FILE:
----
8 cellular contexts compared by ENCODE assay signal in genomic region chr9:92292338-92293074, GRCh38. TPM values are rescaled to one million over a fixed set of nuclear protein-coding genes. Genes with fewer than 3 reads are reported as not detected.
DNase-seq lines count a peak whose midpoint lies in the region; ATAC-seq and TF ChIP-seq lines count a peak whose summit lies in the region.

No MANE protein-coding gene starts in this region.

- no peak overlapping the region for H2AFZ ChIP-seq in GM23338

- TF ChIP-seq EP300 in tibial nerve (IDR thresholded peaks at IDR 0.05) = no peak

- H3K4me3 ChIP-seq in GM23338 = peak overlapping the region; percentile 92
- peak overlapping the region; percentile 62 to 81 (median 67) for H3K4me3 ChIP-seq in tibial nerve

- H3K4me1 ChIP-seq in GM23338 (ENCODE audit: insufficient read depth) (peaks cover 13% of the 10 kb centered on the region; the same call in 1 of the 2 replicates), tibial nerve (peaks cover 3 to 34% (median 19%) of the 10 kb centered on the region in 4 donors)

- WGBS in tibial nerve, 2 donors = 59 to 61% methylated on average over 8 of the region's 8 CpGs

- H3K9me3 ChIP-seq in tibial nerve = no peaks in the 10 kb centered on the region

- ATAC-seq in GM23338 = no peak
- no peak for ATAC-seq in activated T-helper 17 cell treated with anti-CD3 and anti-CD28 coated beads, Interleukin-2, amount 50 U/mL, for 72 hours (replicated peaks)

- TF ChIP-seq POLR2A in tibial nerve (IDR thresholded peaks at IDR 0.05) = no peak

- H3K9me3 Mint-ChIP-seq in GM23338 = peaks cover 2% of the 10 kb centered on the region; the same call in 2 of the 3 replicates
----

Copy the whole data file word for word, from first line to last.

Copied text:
8 cellular contexts compared by ENCODE assay signal in genomic region chr9:92292338-92293074, GRCh38. TPM values are rescaled to one million over a fixed set of nuclear protein-coding genes. Genes with fewer than 3 reads are reported as not detected.
DNase-seq lines count a peak whose midpoint lies in the region; ATAC-seq and TF ChIP-seq lines count a peak whose summit lies in the region.

No MANE protein-coding gene starts in this region.

- no peak overlapping the region for H2AFZ ChIP-seq in GM23338

- TF ChIP-seq EP300 in tibial nerve (IDR thresholded peaks at IDR 0.05) = no peak

- H3K4me3 ChIP-seq in GM23338 = peak overlapping the region; percentile 92
- peak overlapping the region; percentile 62 to 81 (median 67) for H3K4me3 ChIP-seq in tibial nerve

- H3K4me1 ChIP-seq in GM23338 (ENCODE audit: insufficient read depth) (peaks cover 13% of the 10 kb centered on the region; the same call in 1 of the 2 replicates), tibial nerve (peaks cover 3 to 34% (median 19%) of the 10 kb centered on the region in 4 donors)

- WGBS in tibial nerve, 2 donors = 59 to 61% methylated on average over 8 of the region's 8 CpGs

- H3K9me3 ChIP-seq in tibial nerve = no peaks in the 10 kb centered on the region

- ATAC-seq in GM23338 = no peak
- no peak for ATAC-seq in activated T-helper 17 cell treated with anti-CD3 and anti-CD28 coated beads, Interleukin-2, amount 50 U/mL, for 72 hours (replicated peaks)

- TF ChIP-seq POLR2A in tibial nerve (IDR thresholded peaks at IDR 0.05) = no peak

- H3K9me3 Mint-ChIP-seq in GM23338 = peaks cover 2% of the 10 kb centered on the region; the same call in 2 of the 3 replicates